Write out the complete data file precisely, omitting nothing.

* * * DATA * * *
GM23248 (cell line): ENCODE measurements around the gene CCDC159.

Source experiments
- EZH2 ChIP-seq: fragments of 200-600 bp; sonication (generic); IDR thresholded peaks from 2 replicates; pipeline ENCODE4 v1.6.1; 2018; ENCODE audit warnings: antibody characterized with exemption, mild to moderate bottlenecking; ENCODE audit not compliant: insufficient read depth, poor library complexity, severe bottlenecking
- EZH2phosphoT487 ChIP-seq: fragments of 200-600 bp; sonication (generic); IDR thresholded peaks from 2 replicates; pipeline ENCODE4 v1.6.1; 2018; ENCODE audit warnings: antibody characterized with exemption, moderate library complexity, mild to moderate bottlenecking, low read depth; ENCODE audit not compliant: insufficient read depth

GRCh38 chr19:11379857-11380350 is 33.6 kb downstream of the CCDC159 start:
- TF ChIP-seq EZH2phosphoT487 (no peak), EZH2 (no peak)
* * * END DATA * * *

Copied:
GM23248 (cell line): ENCODE measurements around the gene CCDC159.

Source experiments
- EZH2 ChIP-seq: fragments of 200-600 bp; sonication (generic); IDR thresholded peaks from 2 replicates; pipeline ENCODE4 v1.6.1; 2018; ENCODE audit warnings: antibody characterized with exemption, mild to moderate bottlenecking; ENCODE audit not compliant: insufficient read depth, poor library complexity, severe bottlenecking
- EZH2phosphoT487 ChIP-seq: fragments of 200-600 bp; sonication (generic); IDR thresholded peaks from 2 replicates; pipeline ENCODE4 v1.6.1; 2018; ENCODE audit warnings: antibody characterized with exemption, moderate library complexity, mild to moderate bottlenecking, low read depth; ENCODE audit not compliant: insufficient read depth

GRCh38 chr19:11379857-11380350 is 33.6 kb downstream of the CCDC159 start:
- TF ChIP-seq EZH2phosphoT487 (no peak), EZH2 (no peak)